Holy Rule for Mar. 4
Prayers, please, for the eternal rest of Shahbaz Bhatti,42, assainated for his protest of the Pakistani anti-blasphemy law. Prayers, too, for his family and all who mourn him and for all Christians sufferimng persecuation in the Muslim nations.
Prayers for the spiritual, mental and physical health of the following, and for ll their loved ones and all who take careb of them:
Vince, having surgery.
Dr. Jim, who has been diagnosed with metastatic pancreatic cancer, and for his wife, who is a cancer survivor.
Rita, who is having a lumpectomy on the 11th for breast cancer.
Janet, who will be getting the results of tests on an abdominal mass tomorrow.
us all as You know and will. God's will is best. All is mercy and grace. God
is never absent, praise Him! Thanks so much. JL
March 4, July 4, November 3
Chapter 27: How Solicitous the Abbot Should Be for the Excommunicated
Let the Abbot be most solicitous
in his concern for delinquent brethren,
for "it is not the healthy but the sick who need a physician" (Matt
And therefore he ought to use every means
that a wise physician would use.
Let him send senpectae,
that is, brethren of mature years and wisdom,
who may as it were secretly console the wavering brother
and induce him to make humble satisfaction;
that he may not "be overwhelmed by excessive grief" (2 Cor. 2:7),
but that, as the Apostle says,
charity may be strengthened in him (2 Cor. 2:8).
And let everyone pray for him.
For the Abbot must have the utmost solicitude
and exercise all prudence and diligence
lest he lose any of the sheep entrusted to him.
Let him know
that what he has undertaken is the care of weak souls
and not a tyranny over strong ones;
and let him fear the Prophet's warning
through which God says,
"What you saw to be fat you took to yourselves,
and what was feeble you cast away" (Ezec. 34:3,4).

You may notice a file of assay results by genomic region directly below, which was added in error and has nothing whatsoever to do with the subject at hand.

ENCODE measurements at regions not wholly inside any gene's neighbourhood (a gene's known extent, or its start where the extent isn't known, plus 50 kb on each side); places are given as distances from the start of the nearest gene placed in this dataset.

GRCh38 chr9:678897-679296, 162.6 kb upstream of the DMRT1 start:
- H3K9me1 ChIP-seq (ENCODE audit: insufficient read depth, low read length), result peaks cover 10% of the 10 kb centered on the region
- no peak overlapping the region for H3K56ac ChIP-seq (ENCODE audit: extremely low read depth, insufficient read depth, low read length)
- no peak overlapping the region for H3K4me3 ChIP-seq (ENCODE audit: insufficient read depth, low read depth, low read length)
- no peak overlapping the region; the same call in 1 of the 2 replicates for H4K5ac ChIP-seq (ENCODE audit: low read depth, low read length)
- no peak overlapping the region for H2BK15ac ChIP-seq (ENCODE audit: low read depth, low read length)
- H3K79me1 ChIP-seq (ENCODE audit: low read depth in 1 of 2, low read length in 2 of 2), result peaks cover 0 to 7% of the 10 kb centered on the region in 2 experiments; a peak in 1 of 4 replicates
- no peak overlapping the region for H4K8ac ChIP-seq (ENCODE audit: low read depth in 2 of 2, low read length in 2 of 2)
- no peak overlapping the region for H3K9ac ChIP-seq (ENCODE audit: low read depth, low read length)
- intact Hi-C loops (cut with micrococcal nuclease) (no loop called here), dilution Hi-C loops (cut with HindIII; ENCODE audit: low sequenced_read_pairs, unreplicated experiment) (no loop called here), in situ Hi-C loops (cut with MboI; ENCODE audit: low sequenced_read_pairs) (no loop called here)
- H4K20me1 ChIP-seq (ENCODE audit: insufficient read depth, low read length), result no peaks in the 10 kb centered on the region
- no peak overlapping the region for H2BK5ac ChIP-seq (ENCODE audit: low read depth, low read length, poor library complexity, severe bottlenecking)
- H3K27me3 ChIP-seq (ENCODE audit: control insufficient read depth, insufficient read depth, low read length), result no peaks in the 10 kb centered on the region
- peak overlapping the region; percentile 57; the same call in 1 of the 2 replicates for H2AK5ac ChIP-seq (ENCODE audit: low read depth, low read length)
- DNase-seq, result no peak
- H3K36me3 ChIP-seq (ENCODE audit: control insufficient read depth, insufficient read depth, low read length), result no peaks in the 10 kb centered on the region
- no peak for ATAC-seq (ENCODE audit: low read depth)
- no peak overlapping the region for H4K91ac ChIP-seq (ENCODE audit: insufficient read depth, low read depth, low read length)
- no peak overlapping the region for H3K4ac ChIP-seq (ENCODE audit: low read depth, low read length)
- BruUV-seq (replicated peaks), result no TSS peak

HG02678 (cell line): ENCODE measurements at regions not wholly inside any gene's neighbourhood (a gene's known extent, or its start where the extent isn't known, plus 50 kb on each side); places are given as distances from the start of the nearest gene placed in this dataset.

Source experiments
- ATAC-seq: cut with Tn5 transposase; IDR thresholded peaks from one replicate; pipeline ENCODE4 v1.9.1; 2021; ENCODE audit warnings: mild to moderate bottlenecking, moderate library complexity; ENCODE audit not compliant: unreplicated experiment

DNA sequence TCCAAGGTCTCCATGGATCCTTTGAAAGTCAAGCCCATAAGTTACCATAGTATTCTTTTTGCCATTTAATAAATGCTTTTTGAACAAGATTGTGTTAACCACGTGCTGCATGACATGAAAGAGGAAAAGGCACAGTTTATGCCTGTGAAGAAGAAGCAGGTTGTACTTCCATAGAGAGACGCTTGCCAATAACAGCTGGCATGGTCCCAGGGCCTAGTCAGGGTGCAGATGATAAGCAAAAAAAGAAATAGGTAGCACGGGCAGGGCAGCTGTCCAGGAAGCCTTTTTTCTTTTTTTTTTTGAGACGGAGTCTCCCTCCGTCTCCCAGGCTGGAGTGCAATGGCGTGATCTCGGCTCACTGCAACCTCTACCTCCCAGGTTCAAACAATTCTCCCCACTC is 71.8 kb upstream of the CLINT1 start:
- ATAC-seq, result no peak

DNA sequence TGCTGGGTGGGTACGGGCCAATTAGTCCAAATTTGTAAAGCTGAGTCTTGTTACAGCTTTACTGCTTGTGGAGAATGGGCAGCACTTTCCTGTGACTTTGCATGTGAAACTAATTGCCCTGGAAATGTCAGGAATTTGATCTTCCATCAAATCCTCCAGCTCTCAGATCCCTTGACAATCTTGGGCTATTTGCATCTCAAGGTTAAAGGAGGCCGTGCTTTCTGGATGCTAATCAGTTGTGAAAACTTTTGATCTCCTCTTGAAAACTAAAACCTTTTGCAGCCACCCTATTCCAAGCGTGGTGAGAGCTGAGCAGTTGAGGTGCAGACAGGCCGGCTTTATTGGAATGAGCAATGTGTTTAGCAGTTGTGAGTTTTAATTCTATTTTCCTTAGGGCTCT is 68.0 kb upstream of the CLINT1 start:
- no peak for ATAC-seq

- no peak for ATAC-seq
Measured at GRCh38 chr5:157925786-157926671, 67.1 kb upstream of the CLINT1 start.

Let him rather imitate the loving example of the Good Shepherd
who left the ninety-nine sheep in the mountains
and went to look for the one sheep that had gone astray,
on whose weakness He had such compassion
that He deigned to place it on His own sacred shoulders
and thus carry it back to the flock (Luke 15:4-5).
Here it is. The good part to all this penal code, the loving Father!
If you remember the Prologue, the kindness and enthusiastic, loving
zeal that St. Benedict showed there, you will find the more difficult
things he has to write easier to read: because you will see them
always through the lens of his loving concern, his gentle compassion.
In this chapter, that compassion has full rein! This will have a lot
to say to parents and others in authority, too.
Notice at once the difference between Benedictine punishment and the
penal system of the world- in Benedict's day and our own. The secular,
warehousing view of punishment gives little more than idle lip-service to
rehabilitation or genuine conversion. It is pretty much reducible to
punishment for its own sake, a fact that should leave us far less than
surprised at its ineffectiveness. It fails because it does not love
the offender, nor seek to heal. Offenders are quick to grasp this fact.
Benedictine punishment has no reason OTHER than healing, conversion